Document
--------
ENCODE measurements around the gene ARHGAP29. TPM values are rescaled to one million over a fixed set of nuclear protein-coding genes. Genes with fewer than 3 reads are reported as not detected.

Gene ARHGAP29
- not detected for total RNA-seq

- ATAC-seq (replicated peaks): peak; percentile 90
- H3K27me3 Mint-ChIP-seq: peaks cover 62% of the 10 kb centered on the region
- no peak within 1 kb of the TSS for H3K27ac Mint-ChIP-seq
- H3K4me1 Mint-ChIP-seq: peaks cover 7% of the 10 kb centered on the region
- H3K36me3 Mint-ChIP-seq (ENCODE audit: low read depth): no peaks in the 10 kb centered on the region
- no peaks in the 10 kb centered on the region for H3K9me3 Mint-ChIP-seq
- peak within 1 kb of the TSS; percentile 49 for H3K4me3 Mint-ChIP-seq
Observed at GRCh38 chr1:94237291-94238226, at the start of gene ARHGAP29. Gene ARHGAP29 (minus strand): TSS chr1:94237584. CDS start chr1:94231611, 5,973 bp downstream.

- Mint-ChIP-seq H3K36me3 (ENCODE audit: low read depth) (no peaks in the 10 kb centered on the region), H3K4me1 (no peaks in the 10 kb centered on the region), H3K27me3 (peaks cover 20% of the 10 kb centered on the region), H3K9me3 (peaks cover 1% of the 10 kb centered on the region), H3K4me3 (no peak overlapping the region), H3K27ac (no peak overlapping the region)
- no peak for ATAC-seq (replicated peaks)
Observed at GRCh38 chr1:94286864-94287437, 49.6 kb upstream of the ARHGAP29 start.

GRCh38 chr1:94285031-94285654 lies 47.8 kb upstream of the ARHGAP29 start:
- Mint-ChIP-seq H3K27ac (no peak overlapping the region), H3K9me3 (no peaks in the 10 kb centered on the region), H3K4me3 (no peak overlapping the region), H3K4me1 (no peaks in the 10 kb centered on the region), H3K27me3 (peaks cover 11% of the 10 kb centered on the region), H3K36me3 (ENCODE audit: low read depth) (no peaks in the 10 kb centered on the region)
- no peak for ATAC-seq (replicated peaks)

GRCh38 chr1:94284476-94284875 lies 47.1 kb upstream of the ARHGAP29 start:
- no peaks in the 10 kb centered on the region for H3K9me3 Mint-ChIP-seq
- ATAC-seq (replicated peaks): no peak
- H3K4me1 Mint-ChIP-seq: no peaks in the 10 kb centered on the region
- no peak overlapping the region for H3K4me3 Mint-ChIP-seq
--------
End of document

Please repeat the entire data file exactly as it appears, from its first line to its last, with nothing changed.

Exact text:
ENCODE measurements around the gene ARHGAP29. TPM values are rescaled to one million over a fixed set of nuclear protein-coding genes. Genes with fewer than 3 reads are reported as not detected.

Gene ARHGAP29
- not detected for total RNA-seq

- ATAC-seq (replicated peaks): peak; percentile 90
- H3K27me3 Mint-ChIP-seq: peaks cover 62% of the 10 kb centered on the region
- no peak within 1 kb of the TSS for H3K27ac Mint-ChIP-seq
- H3K4me1 Mint-ChIP-seq: peaks cover 7% of the 10 kb centered on the region
- H3K36me3 Mint-ChIP-seq (ENCODE audit: low read depth): no peaks in the 10 kb centered on the region
- no peaks in the 10 kb centered on the region for H3K9me3 Mint-ChIP-seq
- peak within 1 kb of the TSS; percentile 49 for H3K4me3 Mint-ChIP-seq
Observed at GRCh38 chr1:94237291-94238226, at the start of gene ARHGAP29. Gene ARHGAP29 (minus strand): TSS chr1:94237584. CDS start chr1:94231611, 5,973 bp downstream.

- Mint-ChIP-seq H3K36me3 (ENCODE audit: low read depth) (no peaks in the 10 kb centered on the region), H3K4me1 (no peaks in the 10 kb centered on the region), H3K27me3 (peaks cover 20% of the 10 kb centered on the region), H3K9me3 (peaks cover 1% of the 10 kb centered on the region), H3K4me3 (no peak overlapping the region), H3K27ac (no peak overlapping the region)
- no peak for ATAC-seq (replicated peaks)
Observed at GRCh38 chr1:94286864-94287437, 49.6 kb upstream of the ARHGAP29 start.

GRCh38 chr1:94285031-94285654 lies 47.8 kb upstream of the ARHGAP29 start:
- Mint-ChIP-seq H3K27ac (no peak overlapping the region), H3K9me3 (no peaks in the 10 kb centered on the region), H3K4me3 (no peak overlapping the region), H3K4me1 (no peaks in the 10 kb centered on the region), H3K27me3 (peaks cover 11% of the 10 kb centered on the region), H3K36me3 (ENCODE audit: low read depth) (no peaks in the 10 kb centered on the region)
- no peak for ATAC-seq (replicated peaks)

GRCh38 chr1:94284476-94284875 lies 47.1 kb upstream of the ARHGAP29 start:
- no peaks in the 10 kb centered on the region for H3K9me3 Mint-ChIP-seq
- ATAC-seq (replicated peaks): no peak
- H3K4me1 Mint-ChIP-seq: no peaks in the 10 kb centered on the region
- no peak overlapping the region for H3K4me3 Mint-ChIP-seq